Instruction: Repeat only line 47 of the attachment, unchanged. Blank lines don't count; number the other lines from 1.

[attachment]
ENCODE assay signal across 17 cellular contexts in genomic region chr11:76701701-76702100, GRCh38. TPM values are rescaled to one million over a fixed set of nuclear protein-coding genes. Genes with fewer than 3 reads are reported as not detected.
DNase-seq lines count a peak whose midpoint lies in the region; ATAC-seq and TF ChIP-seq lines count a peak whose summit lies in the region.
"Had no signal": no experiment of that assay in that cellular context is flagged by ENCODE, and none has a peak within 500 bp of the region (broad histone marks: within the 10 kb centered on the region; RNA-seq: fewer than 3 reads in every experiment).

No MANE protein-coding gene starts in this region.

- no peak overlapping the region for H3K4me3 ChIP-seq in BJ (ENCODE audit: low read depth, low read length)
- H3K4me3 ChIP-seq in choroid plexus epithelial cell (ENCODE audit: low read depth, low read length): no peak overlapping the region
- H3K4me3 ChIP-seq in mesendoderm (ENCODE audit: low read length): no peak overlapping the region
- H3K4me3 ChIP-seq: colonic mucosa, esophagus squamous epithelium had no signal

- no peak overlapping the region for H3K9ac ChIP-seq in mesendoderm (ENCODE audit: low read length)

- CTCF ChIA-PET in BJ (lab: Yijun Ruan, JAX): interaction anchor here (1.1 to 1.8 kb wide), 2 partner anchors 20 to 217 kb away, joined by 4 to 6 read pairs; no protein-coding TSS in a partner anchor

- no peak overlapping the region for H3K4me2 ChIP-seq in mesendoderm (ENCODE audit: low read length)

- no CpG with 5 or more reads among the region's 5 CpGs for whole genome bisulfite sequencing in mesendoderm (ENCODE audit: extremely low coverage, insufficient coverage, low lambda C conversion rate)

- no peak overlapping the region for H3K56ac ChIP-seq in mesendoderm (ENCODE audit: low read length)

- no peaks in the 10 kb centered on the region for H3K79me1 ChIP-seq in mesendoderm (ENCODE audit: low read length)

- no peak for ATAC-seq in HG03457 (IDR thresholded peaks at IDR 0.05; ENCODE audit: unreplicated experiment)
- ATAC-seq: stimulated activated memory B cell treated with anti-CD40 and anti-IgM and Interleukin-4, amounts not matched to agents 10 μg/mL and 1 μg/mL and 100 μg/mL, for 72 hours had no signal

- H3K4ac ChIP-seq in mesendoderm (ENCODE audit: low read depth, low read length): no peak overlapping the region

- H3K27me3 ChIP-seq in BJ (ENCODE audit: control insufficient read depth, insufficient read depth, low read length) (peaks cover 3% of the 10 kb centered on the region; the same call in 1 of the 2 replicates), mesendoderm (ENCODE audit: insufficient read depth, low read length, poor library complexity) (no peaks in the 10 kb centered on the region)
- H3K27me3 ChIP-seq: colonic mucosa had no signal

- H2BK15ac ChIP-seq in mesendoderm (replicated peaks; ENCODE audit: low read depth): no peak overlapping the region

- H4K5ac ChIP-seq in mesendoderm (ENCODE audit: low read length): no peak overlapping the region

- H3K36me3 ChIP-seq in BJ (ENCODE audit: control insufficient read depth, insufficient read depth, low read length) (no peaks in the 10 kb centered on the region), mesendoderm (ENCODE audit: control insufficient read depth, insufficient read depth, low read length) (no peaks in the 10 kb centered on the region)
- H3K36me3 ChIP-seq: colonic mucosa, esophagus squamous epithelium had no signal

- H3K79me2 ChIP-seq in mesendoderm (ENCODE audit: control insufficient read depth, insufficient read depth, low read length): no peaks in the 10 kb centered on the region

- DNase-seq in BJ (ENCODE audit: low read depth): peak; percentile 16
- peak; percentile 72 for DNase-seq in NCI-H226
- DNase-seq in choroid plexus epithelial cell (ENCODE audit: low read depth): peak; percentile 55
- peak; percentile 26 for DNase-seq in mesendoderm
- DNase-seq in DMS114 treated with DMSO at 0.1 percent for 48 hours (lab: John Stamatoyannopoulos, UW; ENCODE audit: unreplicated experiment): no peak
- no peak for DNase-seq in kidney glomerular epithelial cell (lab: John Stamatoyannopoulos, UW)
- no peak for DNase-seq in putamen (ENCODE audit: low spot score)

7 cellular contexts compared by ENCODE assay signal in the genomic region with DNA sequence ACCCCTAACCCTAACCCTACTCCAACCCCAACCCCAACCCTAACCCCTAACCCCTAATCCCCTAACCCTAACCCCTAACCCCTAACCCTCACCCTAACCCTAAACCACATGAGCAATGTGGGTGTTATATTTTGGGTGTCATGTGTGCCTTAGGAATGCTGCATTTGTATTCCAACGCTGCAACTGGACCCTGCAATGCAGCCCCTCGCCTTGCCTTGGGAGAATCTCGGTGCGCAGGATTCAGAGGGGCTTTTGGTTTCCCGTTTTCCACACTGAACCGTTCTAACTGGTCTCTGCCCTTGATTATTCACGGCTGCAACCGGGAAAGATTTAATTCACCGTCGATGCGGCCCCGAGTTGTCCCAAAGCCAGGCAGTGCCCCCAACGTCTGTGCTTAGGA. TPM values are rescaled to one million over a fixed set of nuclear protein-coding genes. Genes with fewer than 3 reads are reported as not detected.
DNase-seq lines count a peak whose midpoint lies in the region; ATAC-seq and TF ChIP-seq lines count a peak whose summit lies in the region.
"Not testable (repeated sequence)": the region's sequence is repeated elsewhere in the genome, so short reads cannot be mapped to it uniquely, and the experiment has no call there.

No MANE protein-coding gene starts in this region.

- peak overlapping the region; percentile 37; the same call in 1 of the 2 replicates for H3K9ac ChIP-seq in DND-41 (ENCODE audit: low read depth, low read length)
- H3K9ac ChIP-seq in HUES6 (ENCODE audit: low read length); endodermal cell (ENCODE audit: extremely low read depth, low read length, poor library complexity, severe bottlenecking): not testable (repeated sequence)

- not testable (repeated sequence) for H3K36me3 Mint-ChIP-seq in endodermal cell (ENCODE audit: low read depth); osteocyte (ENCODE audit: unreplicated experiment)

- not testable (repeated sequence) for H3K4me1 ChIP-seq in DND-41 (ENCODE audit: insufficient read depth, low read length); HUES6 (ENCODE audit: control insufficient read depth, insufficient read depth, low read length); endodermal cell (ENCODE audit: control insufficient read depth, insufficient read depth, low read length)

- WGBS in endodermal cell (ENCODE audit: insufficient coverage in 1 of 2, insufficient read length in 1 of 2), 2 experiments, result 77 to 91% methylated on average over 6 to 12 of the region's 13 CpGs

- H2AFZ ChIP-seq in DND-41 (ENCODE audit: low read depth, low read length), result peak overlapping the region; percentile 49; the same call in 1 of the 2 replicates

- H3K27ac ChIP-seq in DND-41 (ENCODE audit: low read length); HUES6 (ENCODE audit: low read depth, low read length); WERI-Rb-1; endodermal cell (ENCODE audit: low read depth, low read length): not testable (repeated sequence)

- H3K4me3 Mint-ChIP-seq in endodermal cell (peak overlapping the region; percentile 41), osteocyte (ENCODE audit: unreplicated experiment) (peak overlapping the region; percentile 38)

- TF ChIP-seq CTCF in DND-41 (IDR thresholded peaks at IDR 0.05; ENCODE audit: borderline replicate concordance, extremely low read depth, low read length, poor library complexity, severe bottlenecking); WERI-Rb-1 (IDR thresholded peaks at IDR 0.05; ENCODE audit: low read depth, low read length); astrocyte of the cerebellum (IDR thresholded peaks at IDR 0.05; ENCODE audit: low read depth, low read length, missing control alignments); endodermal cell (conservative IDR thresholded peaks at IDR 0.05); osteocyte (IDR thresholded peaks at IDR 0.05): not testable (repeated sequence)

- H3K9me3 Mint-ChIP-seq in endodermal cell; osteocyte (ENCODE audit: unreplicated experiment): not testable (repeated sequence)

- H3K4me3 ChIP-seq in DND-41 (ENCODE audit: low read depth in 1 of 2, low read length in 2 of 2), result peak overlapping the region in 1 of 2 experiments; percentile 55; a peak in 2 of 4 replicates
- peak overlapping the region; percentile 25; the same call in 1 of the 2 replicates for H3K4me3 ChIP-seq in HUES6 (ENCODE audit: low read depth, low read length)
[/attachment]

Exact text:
- peak overlapping the region; percentile 25; the same call in 1 of the 2 replicates for H3K4me3 ChIP-seq in HUES6 (ENCODE audit: low read depth, low read length)